And yes, the BM-59 is a little bit ‘Forgotten’ as it was only used by one European power (Italy) the Sudanese, Indonesians, Nigerians, and Argentinians. But it never was a high profile battle rifle. Interestingly I have been researching the BM-59 development for around 8 years and have only just started to unearth the data on the acceptance trials in Italy that led to it’s adoption! The competing designs are really interesting and somewhat unknown, hopefully Ian will showcase the rifles that I turn up on this site. I’m off to Italy in a few weeks to photograph and handle the super rare and unknown competitors… And have a little pasta, wine and some great hospitality care of Beretta!
I’m an author who has a book being published by Collector Grade Publications on the AR-10, and would very much like to learn more about your study of these Garands converted to use the AR-10 mags.
These were in great supply at the time because they were considerably cheaper to make than steel FAL or M14 magazines. They were also not made by Artillerie Inrichtingen, but by a subcontractor. Owing partly to this, they were actually manufactured for a while after AI stopped making the rifles and closed up their arms bureau completely. These were made for the Portuguese who used up and ordered tons more, and were produced without the consent of the newly-independent ArmaLite. These late production runs had blank floorplate where the “ArmaLite Patents Pending” stamp was supposed to be. There were actually at least four distinct types of production AR-10 magazines made for AI, and all are around in the U.S..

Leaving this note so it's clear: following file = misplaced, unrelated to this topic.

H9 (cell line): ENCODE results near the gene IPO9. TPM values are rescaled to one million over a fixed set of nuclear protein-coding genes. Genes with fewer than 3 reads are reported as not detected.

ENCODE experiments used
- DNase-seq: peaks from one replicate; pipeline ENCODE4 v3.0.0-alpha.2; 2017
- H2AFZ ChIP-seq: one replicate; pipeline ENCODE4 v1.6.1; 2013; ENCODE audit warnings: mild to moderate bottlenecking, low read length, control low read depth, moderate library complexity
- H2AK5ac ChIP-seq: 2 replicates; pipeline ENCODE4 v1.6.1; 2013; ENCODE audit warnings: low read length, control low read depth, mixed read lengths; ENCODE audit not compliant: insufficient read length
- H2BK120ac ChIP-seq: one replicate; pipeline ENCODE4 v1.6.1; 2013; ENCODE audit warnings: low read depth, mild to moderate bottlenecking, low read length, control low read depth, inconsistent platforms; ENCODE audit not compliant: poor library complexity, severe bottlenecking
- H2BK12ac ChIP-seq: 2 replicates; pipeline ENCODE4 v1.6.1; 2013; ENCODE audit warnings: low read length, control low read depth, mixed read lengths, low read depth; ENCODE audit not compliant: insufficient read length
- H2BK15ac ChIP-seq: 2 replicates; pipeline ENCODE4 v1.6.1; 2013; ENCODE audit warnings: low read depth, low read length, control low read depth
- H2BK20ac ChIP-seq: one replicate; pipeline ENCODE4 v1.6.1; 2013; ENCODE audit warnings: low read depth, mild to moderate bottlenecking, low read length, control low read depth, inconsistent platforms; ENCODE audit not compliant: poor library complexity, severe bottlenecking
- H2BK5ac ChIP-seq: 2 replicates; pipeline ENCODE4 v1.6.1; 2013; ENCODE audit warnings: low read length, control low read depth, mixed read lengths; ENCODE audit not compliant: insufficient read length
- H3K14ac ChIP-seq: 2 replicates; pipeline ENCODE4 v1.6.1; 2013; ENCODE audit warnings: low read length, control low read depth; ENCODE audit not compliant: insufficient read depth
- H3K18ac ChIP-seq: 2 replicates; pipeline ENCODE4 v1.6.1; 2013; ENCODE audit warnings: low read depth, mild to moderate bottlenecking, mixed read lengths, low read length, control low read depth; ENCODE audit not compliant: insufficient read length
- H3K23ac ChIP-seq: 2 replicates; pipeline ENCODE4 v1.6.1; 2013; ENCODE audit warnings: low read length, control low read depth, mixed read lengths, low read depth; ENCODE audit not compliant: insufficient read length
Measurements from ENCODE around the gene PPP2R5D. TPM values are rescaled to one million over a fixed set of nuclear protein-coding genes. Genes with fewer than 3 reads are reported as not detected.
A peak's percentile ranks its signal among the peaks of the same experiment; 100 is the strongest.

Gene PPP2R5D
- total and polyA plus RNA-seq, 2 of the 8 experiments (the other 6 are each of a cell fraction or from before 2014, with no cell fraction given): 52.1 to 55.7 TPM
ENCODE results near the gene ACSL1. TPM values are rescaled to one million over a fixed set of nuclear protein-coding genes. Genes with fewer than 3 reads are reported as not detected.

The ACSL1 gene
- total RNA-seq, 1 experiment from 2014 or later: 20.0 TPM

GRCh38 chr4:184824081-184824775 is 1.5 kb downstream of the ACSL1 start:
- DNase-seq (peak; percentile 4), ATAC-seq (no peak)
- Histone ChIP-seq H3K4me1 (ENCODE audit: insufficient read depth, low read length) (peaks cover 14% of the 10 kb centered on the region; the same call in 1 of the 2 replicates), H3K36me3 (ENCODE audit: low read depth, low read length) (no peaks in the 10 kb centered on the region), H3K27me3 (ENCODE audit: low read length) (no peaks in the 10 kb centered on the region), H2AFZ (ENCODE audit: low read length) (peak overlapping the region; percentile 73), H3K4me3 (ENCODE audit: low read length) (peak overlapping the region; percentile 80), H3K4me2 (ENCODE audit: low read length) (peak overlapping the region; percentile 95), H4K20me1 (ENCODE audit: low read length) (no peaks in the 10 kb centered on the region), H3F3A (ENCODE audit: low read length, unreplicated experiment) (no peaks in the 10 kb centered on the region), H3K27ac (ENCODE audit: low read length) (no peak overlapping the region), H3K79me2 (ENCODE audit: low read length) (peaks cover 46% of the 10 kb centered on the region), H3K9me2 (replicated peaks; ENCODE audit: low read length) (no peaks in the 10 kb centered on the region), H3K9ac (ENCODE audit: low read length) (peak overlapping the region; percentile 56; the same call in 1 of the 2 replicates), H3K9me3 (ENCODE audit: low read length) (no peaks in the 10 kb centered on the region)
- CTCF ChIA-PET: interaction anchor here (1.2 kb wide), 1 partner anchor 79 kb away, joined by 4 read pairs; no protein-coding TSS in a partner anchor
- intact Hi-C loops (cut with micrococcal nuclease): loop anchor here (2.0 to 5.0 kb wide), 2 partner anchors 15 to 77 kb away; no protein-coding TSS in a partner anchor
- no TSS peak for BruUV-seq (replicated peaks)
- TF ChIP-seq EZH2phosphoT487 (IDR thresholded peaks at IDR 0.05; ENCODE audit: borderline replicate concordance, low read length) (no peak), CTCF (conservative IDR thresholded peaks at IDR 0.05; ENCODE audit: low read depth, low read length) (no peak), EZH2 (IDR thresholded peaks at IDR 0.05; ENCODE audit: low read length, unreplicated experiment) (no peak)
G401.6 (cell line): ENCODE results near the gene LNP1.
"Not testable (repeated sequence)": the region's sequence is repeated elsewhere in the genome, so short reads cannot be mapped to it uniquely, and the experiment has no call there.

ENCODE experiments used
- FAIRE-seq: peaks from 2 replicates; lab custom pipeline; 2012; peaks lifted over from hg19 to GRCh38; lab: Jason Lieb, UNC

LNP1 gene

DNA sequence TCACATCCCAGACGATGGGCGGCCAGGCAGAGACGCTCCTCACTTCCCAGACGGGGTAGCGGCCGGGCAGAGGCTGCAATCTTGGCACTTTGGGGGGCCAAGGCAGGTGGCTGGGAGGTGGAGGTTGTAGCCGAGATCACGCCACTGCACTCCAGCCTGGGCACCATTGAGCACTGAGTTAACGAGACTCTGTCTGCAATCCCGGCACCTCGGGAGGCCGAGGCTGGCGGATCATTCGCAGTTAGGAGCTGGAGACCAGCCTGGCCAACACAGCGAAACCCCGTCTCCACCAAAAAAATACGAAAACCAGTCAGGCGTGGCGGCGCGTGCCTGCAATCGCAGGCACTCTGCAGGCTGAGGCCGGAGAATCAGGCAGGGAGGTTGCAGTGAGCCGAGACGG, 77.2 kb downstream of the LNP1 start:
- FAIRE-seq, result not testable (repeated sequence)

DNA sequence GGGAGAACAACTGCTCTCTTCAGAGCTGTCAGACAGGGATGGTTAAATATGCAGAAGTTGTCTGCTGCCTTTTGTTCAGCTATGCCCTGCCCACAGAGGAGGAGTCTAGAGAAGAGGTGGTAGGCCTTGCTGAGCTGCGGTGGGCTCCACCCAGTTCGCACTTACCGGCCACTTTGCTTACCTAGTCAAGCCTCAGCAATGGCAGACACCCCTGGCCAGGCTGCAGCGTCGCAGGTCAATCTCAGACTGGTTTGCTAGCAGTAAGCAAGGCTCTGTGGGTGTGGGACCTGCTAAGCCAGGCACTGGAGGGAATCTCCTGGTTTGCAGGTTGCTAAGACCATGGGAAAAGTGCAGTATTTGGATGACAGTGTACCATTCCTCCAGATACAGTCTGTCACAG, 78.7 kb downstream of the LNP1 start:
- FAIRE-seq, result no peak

I really hope to be able to pick your brain!
Hi Joe, I would be more than happy to help if I can. I was also a contributing author to the Collector Grade Publication ‘The Black Rifle’ so have a bit in common 😉
Please send me the pics of the receiver out of the stock. I’ve been wanting this exact mode for years. I dont care much for the rock and lock mag style.
Hi Joe, I have tried to contact you several times in the past couple of days….
There is at least one of these Garands in the vault at the Dutch Military museum, along with allot (naturally) of neat AR10s.
It takes a bit of scheduling, and they do charge, but they are very accessible for book photography.
Interestingly NATRES units got their FALs only in the late 1970s and the 1980s. According to http://www.orbat85.nl:
“In 1985 many platoons were still equipped with outdated weapons: the M1 carbine .30 inch, the M1 Garand semi-automatic rifle and the Bren lmg .303 inch. In 1978 a beginning had been made to replace these with standard infantry weapons: the UZI submachine gun 9 mm, the FN FAL battle rifle 7.62 mm and the FN MAG gpmg 7.62 mm respectively. This however proved to be problematic as there were not enough weapons to equip the many newly formed platoons. In 1984 it was decided that only the platoons and nearly all company staffs under the Zeeland, North Brabant and Limburg Provincial Military Commands/Garrison Commands would be issued with FAL (and probably UZI). The M1 Garand (and probably the M1 carbine) remained in use until 1987, whilst the replacement of the Bren lmg, begun in 1985, probably took until 1987 or 1988 as well. According to 1985 regulations a NATRES platoon counted five pistols, fourteen submachine guns and fifteen rifles.”
I recall reading once, that it took Beretta only ~18 months to design their BM-59, vs. 18 years for Springfield to design the M 14. The above conversion might take, a few hours ?